However, as I’m pulling into my driveway, there’s a sheriff waiting for me. He makes me try to explain why I would text something like I did to my mother if I wasn’t a threat to myself. I keep insisting that I have no plans to harm myself. I didn’t have “plans” after all. In Florida, there’s something called a Baker Act which enables people to be involuntarily committed for up to 72 hours if they’re suspected of being suicidal or homicidal. Look at that! Mom wins. She has found a way to punish me this time. I’ve given her the perfect opportunity. I’m dragged into a facility and I try to explain to them that my mother’s not really concerned about me at all, that she’s just using this to send a message to me. They can’t possibly believe that. Who would do this to their child if he or she wasn’t concerned? I try to explain to them, but they assume she’s just like any caring mother, not a vindictive monster who would try to impose significant hardship on someone over a slight. I try to explain to them that ripping me out of my life, jeopardizing my jobs, and saddling me with enormous medical debt does absolutely nothing to help me (or anyone else who might have suicidal ideations but still has things to lose). Nah, they’re desensitized to protests such as these. Better safe than sorry. They haul me off to an ER where they frivolously test me for all sorts of things. I spend sixteen hours in a cot in a small cramped room with a couple of other cots, listening to them interviewing other Baker Actees.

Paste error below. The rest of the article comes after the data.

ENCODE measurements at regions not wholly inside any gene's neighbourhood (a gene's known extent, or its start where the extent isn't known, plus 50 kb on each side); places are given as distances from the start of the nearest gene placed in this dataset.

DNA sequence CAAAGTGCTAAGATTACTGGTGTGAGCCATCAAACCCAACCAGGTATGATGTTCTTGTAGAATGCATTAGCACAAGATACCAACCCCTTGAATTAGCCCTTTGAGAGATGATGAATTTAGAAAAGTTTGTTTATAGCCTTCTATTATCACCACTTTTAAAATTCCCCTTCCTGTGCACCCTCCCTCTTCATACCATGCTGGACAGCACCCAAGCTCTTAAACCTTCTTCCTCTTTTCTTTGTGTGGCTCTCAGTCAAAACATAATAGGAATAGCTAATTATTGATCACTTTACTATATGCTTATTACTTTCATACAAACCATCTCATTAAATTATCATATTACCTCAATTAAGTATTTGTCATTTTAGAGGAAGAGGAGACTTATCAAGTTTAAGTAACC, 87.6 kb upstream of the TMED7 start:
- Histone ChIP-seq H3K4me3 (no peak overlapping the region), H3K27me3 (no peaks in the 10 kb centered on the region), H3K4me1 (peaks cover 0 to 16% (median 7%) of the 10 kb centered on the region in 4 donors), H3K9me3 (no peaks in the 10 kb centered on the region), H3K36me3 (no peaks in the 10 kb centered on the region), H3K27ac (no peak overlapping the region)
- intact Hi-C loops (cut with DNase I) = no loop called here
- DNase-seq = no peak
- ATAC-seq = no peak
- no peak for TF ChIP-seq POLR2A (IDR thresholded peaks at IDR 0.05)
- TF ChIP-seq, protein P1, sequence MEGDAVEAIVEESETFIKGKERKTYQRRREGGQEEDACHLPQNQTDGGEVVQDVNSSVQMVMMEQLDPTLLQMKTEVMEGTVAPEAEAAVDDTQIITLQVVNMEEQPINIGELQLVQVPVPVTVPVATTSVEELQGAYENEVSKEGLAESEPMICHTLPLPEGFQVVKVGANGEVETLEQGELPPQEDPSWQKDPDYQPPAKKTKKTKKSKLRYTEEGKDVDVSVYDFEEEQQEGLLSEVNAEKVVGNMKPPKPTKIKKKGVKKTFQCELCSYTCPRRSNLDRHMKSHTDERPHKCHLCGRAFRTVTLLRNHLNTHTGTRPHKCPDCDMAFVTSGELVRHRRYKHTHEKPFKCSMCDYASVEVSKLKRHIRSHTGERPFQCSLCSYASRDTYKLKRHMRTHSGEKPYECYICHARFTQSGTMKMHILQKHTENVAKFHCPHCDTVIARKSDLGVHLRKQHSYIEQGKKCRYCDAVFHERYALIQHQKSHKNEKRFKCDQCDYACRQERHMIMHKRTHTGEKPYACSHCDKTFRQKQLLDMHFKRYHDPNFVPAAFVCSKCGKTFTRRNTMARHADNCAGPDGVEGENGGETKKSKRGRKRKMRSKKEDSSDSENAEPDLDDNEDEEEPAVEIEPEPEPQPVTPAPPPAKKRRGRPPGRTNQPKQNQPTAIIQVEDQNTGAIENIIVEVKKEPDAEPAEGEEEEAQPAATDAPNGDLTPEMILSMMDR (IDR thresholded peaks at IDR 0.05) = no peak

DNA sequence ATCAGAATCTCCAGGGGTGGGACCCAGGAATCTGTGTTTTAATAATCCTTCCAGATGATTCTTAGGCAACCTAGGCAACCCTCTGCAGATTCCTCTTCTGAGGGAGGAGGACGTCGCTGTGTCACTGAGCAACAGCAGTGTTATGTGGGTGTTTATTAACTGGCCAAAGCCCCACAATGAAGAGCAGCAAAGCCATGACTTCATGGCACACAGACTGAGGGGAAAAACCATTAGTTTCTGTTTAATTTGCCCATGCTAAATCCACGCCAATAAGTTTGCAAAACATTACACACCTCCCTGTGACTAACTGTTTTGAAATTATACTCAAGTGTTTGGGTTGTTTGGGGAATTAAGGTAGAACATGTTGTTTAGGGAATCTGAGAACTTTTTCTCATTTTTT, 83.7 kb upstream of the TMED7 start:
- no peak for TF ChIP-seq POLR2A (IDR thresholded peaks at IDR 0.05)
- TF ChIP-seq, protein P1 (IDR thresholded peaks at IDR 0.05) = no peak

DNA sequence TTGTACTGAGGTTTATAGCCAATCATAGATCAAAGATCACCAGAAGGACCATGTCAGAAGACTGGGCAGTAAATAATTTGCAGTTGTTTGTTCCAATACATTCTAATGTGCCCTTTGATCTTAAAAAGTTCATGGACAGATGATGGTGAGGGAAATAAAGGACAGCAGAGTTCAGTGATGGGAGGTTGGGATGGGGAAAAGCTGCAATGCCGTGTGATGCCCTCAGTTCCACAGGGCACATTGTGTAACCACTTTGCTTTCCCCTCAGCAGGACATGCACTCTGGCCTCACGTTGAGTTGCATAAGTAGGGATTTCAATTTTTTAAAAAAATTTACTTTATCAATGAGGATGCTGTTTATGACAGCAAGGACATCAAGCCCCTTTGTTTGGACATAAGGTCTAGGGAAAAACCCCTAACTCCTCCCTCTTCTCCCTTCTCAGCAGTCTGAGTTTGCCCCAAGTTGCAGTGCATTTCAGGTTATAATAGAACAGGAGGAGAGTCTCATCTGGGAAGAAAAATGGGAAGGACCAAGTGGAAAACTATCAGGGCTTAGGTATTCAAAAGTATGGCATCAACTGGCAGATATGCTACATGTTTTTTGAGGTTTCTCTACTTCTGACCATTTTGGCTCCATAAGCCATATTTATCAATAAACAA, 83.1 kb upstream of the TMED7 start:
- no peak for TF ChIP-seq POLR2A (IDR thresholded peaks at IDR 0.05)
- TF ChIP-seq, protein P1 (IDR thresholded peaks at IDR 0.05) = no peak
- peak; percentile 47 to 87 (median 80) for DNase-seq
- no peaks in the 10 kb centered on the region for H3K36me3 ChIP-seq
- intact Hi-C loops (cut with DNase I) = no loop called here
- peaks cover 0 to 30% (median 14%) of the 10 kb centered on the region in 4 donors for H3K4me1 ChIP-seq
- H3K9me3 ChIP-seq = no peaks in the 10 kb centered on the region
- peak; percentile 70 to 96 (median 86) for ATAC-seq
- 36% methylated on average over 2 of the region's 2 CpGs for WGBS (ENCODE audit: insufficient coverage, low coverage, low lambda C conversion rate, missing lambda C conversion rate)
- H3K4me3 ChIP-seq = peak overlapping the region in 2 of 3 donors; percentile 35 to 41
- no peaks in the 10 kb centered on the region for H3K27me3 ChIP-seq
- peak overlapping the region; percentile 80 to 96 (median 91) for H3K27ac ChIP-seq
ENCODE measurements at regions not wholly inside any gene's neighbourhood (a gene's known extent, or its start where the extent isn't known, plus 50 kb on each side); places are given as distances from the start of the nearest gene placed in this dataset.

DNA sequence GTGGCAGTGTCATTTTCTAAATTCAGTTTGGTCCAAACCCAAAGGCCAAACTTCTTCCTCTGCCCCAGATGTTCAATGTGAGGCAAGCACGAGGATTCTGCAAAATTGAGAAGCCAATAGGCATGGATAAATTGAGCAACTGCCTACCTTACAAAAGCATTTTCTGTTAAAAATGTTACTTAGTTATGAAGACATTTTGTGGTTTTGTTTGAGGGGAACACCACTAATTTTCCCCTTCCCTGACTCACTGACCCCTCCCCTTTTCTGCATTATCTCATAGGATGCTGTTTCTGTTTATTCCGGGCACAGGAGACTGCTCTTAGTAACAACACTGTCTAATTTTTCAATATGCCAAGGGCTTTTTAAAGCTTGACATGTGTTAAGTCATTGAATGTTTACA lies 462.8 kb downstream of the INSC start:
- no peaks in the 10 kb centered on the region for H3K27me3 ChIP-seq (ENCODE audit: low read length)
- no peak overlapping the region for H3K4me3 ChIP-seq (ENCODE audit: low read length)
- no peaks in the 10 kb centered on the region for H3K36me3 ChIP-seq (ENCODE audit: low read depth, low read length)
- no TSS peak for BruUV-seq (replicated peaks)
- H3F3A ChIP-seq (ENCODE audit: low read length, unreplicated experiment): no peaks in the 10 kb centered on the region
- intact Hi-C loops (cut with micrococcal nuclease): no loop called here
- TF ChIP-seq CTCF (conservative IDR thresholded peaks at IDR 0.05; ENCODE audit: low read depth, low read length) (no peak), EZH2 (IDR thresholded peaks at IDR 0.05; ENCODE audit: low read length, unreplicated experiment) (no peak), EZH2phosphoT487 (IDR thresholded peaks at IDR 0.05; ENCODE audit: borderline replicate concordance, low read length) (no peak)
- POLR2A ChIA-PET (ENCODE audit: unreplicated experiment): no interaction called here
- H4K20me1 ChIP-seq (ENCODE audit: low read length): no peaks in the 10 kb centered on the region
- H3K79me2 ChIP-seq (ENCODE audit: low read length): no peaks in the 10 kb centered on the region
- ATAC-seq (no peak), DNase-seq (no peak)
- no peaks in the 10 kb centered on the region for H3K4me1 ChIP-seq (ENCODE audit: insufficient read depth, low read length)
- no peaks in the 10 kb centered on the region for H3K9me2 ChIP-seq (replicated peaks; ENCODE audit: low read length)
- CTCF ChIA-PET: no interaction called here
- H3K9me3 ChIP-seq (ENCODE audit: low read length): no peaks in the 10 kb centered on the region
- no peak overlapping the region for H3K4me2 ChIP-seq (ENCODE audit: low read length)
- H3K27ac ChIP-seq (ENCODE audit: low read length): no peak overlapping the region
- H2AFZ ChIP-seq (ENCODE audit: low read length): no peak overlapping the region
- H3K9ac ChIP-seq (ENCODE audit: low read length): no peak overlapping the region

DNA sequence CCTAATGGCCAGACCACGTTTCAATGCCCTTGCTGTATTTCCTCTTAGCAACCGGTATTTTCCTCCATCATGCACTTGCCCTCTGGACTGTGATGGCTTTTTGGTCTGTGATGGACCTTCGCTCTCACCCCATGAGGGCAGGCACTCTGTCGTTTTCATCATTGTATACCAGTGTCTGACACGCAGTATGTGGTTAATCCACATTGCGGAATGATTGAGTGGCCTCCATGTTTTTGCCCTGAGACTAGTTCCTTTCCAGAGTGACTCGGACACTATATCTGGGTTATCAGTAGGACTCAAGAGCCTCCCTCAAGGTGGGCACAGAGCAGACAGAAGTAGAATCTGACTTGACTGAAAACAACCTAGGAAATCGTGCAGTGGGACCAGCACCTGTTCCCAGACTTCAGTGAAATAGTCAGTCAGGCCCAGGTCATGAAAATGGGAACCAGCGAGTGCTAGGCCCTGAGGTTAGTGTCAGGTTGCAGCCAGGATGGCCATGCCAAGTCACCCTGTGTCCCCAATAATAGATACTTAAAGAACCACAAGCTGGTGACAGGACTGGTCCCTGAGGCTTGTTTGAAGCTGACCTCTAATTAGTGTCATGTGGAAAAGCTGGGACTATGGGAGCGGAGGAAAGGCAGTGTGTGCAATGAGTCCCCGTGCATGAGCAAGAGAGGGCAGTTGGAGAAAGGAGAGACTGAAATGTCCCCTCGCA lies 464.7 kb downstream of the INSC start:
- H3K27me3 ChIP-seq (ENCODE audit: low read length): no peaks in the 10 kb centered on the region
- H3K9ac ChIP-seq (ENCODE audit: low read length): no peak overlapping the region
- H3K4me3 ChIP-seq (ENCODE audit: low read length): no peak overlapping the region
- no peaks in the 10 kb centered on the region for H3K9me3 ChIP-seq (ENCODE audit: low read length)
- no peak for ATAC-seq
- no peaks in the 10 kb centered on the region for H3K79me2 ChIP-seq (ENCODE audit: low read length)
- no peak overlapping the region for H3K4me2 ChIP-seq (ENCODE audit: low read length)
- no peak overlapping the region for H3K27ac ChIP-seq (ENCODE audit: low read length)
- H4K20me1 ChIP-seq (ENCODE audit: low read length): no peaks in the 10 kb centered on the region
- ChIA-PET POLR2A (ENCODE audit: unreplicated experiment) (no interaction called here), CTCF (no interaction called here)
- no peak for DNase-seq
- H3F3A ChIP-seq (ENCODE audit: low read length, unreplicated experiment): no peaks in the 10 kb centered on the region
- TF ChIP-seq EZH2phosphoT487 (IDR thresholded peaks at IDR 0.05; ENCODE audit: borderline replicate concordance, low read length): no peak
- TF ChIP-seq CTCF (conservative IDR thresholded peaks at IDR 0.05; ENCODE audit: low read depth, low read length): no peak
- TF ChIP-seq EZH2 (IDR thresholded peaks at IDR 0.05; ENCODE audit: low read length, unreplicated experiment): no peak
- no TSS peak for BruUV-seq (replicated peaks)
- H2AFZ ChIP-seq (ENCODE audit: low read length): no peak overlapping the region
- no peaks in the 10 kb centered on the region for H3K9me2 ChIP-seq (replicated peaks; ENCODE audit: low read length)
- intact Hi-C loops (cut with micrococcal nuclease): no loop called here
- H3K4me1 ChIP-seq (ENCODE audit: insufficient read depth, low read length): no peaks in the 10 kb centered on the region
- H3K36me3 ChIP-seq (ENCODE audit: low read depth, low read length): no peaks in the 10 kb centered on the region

I’m honestly surprised at how easy it was to do this to me. I never considered that I wouldn’t simply be dismissed or shamed for revealing how I felt. I had no idea that they could Baker Act someone who adamantly denied they were a threat to themselves, which I did repeatedly without contradiction at every opportunity given me. I always thought the kind of people this thing happened to made a cry for help in the form of an explicit statement of intent like “I am going to kill myself tonight!” and then eagerly admitted they wanted to be committed when intervened upon. It turns out they can detain you with as little evidence as a relative stating they’re concerned for your safety. That was the case of one girl who joined me in the ER. Her mother and sister said she’d made a threat and they took their word for it and admitted her despite her denying it completely and making a scene and having a panic attack in front of everyone present.